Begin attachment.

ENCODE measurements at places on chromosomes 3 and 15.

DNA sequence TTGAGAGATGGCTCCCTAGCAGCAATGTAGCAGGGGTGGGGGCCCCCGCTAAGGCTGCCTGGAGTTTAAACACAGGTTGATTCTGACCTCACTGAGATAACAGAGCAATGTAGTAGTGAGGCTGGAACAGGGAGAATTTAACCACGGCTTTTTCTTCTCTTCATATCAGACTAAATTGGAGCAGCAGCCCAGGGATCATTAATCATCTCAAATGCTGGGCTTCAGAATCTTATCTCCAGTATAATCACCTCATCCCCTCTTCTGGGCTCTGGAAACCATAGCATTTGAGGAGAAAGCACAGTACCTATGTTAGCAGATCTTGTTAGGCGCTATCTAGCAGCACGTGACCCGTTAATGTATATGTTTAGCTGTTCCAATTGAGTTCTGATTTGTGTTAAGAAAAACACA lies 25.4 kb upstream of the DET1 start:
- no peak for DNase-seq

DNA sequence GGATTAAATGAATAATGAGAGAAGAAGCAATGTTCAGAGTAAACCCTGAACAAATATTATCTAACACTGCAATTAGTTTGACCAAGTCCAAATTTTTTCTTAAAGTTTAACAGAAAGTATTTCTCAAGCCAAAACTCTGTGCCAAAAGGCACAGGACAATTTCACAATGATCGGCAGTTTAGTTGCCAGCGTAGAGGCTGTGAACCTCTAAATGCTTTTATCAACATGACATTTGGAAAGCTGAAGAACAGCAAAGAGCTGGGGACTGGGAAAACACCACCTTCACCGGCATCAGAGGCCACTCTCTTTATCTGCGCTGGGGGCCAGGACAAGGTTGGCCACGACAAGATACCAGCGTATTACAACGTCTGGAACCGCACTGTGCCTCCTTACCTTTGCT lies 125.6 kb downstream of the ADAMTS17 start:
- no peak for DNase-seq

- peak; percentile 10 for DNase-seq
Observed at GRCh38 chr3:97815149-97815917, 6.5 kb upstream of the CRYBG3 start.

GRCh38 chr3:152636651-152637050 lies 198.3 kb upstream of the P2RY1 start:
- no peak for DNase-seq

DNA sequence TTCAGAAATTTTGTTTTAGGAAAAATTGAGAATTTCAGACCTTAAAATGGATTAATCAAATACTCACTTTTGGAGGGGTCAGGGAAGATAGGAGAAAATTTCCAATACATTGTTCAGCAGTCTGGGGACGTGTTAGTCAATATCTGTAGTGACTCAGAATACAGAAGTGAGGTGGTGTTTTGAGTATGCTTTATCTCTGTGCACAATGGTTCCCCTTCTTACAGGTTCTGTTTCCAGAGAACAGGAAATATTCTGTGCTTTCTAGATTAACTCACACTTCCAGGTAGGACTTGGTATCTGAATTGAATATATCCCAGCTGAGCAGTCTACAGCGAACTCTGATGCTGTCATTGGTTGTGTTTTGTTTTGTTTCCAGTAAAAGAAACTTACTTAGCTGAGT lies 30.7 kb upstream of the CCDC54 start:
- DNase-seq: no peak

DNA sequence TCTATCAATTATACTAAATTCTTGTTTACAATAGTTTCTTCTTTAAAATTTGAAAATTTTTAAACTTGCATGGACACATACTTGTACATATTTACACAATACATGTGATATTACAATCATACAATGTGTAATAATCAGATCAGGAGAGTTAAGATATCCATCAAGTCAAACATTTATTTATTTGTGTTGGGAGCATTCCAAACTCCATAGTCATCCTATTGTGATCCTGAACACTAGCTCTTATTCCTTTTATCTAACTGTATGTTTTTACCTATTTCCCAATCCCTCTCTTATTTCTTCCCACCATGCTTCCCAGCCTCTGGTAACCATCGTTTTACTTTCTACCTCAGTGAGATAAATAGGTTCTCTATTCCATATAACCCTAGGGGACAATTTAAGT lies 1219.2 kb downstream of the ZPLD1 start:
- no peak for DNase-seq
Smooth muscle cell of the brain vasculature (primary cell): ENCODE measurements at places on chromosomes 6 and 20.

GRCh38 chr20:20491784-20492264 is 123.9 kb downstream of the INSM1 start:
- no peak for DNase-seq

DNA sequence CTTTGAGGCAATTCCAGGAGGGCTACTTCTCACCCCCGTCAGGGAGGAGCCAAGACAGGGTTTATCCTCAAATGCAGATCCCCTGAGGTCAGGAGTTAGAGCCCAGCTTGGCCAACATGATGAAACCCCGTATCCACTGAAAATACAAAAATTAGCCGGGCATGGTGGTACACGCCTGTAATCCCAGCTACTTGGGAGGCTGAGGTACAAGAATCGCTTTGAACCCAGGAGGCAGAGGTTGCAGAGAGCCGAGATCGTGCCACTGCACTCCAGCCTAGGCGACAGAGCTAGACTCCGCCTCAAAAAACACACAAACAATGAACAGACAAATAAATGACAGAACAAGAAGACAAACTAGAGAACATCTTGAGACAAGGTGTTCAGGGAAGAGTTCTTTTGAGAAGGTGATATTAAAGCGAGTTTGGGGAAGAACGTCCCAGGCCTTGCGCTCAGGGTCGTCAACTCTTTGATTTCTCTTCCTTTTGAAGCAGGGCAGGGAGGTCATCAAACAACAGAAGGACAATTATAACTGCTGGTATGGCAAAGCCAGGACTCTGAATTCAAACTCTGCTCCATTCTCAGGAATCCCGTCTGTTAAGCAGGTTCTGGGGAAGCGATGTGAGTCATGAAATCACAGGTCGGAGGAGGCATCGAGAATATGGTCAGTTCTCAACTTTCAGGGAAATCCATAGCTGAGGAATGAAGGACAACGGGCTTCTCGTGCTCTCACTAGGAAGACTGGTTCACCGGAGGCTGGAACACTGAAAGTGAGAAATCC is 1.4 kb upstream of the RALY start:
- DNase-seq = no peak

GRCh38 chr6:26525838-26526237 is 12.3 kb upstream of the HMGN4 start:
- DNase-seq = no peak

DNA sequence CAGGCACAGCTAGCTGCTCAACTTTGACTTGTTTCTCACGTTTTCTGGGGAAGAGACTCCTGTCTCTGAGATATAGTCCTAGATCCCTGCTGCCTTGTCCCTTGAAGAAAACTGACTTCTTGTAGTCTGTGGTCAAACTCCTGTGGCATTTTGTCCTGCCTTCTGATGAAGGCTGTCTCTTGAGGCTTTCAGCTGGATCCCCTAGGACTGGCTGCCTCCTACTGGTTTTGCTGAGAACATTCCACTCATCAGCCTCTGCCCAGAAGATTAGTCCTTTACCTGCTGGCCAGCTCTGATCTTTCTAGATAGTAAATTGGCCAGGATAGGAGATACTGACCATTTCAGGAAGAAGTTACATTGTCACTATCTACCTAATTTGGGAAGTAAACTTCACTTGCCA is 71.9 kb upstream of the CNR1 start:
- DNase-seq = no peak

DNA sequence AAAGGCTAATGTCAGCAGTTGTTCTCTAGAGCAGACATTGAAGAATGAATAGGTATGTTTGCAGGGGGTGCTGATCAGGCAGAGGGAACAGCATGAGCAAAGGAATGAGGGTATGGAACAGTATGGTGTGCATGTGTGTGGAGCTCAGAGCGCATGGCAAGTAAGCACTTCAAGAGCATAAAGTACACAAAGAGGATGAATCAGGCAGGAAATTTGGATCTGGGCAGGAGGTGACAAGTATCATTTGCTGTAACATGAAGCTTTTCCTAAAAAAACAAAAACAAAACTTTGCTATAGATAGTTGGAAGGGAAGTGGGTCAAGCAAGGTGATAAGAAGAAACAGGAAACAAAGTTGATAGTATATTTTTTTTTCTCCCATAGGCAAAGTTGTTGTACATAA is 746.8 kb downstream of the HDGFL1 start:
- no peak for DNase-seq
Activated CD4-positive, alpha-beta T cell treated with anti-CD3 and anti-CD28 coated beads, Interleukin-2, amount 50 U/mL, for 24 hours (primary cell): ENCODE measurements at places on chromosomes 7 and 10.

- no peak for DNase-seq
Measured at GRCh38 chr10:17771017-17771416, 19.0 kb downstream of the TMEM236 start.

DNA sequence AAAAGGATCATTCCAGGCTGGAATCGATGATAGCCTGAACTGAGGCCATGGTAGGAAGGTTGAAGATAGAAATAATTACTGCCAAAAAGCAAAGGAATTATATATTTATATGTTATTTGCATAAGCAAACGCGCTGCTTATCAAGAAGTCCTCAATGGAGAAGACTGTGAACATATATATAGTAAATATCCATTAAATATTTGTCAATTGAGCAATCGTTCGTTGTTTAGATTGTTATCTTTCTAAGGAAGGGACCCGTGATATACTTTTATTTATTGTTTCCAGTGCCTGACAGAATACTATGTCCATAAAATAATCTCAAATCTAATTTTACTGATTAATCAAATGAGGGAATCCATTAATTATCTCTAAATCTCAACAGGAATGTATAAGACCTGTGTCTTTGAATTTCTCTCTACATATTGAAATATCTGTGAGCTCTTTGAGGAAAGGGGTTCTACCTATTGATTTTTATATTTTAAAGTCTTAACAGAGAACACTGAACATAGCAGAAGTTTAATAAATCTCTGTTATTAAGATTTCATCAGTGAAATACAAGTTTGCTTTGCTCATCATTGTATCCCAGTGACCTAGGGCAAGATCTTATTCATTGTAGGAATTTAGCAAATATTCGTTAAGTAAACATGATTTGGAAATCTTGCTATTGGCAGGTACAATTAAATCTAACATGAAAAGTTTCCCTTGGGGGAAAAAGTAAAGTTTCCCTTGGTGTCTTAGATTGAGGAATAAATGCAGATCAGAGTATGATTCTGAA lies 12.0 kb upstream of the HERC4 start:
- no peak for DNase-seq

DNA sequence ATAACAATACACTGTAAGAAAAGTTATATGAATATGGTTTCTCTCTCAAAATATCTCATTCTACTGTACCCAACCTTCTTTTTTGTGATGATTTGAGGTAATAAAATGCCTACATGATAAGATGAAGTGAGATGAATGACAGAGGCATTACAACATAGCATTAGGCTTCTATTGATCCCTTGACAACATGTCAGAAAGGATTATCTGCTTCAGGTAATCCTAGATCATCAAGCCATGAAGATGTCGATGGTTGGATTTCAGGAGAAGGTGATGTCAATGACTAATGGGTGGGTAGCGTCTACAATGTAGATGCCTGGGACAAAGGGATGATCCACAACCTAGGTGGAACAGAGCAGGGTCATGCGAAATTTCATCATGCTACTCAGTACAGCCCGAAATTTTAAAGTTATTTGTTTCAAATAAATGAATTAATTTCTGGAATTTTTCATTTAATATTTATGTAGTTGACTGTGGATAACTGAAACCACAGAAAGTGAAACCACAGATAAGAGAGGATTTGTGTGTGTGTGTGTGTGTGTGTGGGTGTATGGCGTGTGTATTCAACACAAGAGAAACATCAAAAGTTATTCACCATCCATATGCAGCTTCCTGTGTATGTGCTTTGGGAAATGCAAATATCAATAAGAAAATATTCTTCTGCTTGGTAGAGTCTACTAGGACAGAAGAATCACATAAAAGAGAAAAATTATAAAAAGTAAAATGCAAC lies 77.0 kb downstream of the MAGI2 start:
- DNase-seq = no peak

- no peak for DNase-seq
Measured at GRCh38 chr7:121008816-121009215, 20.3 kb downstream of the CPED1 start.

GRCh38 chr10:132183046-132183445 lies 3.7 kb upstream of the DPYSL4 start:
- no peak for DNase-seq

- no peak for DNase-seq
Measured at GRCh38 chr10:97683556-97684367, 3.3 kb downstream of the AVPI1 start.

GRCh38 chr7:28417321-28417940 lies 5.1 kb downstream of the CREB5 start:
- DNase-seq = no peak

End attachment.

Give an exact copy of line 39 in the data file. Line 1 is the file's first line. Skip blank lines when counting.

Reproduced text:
- DNase-seq = no peak